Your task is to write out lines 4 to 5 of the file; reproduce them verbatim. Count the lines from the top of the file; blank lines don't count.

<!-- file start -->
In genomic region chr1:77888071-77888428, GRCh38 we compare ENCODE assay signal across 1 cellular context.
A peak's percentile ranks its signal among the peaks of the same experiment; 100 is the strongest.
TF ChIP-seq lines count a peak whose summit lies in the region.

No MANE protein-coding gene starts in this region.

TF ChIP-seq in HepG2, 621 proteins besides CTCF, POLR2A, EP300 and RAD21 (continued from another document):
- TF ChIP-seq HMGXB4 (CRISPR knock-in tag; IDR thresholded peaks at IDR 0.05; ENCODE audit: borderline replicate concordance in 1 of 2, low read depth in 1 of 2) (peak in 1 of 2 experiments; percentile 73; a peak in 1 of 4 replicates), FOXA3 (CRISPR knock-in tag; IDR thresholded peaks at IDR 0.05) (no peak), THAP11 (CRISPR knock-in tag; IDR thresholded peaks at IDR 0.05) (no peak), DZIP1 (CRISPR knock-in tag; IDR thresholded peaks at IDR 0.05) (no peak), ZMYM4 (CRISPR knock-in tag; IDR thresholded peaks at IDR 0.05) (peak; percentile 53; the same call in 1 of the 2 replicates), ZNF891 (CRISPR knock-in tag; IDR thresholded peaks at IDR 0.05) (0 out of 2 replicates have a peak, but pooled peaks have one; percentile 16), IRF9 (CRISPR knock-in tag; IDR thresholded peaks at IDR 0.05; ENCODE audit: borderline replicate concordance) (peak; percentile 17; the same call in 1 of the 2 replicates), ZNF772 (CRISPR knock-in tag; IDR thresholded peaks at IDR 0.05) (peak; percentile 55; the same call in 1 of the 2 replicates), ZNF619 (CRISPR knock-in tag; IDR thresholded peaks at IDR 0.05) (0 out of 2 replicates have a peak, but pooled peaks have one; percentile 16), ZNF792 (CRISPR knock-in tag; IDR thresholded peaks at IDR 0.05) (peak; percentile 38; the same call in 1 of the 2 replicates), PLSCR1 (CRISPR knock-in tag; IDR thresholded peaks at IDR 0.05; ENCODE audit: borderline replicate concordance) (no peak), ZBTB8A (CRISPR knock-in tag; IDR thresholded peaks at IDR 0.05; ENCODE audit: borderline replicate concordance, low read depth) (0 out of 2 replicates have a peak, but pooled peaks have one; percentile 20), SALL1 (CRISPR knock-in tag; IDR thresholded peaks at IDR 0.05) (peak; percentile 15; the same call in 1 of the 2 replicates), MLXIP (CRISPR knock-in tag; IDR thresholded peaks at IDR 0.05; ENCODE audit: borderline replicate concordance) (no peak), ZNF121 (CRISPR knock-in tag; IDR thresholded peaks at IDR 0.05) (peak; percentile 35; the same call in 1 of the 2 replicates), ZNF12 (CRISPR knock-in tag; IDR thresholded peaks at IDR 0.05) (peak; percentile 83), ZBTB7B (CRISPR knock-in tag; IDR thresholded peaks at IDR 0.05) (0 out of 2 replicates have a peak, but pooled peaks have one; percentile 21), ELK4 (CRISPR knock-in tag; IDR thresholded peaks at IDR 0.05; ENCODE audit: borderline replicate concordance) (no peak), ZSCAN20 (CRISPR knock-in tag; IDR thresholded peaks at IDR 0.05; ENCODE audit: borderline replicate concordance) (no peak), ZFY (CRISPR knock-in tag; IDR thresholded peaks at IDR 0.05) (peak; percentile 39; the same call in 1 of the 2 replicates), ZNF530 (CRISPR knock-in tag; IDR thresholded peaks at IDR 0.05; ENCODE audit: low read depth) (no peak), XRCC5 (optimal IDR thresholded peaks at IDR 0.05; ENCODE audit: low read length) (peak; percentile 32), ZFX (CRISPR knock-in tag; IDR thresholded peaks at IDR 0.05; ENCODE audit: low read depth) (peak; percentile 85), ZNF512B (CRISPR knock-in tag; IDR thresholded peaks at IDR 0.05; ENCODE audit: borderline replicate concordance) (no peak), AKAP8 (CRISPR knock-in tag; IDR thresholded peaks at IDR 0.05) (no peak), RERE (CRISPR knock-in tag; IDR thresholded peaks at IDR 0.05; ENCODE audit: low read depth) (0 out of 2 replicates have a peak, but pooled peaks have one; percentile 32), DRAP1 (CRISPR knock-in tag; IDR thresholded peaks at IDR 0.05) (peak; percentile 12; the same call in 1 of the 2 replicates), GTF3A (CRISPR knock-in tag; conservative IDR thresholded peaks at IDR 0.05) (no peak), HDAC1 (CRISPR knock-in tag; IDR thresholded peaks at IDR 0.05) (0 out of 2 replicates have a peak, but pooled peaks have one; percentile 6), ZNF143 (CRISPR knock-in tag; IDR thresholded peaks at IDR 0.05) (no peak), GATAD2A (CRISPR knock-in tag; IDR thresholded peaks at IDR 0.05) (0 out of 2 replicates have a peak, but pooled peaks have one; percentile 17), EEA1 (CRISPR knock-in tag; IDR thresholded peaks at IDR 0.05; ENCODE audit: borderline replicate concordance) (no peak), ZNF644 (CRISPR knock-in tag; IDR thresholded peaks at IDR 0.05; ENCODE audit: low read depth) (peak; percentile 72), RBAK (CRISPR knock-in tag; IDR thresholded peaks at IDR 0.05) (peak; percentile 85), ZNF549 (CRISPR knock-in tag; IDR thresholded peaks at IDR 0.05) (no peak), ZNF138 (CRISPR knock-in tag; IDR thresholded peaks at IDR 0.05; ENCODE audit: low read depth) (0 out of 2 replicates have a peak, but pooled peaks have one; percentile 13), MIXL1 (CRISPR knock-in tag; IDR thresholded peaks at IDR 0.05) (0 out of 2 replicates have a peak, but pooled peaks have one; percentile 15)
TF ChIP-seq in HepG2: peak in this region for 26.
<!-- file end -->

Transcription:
No MANE protein-coding gene starts in this region.

TF ChIP-seq in HepG2, 621 proteins besides CTCF, POLR2A, EP300 and RAD21 (continued from another document):